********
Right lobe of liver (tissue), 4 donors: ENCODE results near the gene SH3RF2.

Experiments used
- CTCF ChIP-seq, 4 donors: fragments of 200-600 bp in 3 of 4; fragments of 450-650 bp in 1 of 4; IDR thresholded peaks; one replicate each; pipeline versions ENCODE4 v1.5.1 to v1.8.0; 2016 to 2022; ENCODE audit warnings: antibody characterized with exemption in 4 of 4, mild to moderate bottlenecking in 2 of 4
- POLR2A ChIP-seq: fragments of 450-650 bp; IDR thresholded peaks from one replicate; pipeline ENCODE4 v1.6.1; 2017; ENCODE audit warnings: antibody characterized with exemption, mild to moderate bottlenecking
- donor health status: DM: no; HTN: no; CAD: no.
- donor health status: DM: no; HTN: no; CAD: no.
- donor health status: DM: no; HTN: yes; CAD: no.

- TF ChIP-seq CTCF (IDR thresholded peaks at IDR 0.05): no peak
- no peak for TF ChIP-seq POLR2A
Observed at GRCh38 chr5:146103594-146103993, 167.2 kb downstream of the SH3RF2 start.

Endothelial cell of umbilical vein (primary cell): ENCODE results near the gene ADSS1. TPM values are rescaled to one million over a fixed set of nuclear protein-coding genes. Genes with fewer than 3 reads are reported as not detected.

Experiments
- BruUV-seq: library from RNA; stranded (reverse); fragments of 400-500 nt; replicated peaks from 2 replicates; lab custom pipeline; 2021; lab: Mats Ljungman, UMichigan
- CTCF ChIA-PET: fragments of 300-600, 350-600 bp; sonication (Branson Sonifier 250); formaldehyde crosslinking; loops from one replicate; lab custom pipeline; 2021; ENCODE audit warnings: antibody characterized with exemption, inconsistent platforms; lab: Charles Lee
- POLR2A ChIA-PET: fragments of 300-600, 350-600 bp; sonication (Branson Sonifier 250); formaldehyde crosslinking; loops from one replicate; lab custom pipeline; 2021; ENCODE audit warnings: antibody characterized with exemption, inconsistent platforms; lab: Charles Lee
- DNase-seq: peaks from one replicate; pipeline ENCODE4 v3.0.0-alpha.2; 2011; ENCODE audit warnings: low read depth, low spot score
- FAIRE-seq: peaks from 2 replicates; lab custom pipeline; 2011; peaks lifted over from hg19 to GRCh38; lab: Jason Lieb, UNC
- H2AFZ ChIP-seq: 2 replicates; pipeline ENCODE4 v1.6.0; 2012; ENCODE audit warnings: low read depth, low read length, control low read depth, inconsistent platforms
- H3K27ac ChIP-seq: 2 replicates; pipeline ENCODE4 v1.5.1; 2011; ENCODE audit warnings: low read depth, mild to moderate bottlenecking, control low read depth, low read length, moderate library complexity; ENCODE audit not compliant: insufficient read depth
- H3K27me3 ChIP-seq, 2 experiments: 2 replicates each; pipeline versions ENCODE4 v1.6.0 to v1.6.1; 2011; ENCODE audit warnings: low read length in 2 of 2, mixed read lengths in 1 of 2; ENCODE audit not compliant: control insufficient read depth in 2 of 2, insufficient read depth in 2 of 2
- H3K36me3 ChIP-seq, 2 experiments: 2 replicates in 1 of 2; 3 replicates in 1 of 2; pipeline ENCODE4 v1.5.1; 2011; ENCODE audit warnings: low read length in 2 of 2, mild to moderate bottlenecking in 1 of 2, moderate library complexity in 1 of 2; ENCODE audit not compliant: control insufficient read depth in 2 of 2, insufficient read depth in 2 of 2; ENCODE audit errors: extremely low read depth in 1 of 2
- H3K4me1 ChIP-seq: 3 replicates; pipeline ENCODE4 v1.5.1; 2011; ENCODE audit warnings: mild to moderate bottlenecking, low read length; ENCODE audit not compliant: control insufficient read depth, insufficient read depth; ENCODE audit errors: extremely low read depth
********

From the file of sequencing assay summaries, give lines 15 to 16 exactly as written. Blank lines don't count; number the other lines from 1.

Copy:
- POLR2A ChIA-PET: fragments of 300-600, 350-600 bp; sonication (Branson Sonifier 250); formaldehyde crosslinking; loops from one replicate; lab custom pipeline; 2021; ENCODE audit warnings: antibody characterized with exemption, inconsistent platforms; lab: Charles Lee
- DNase-seq: peaks from one replicate; pipeline ENCODE4 v3.0.0-alpha.2; 2011; ENCODE audit warnings: low read depth, low spot score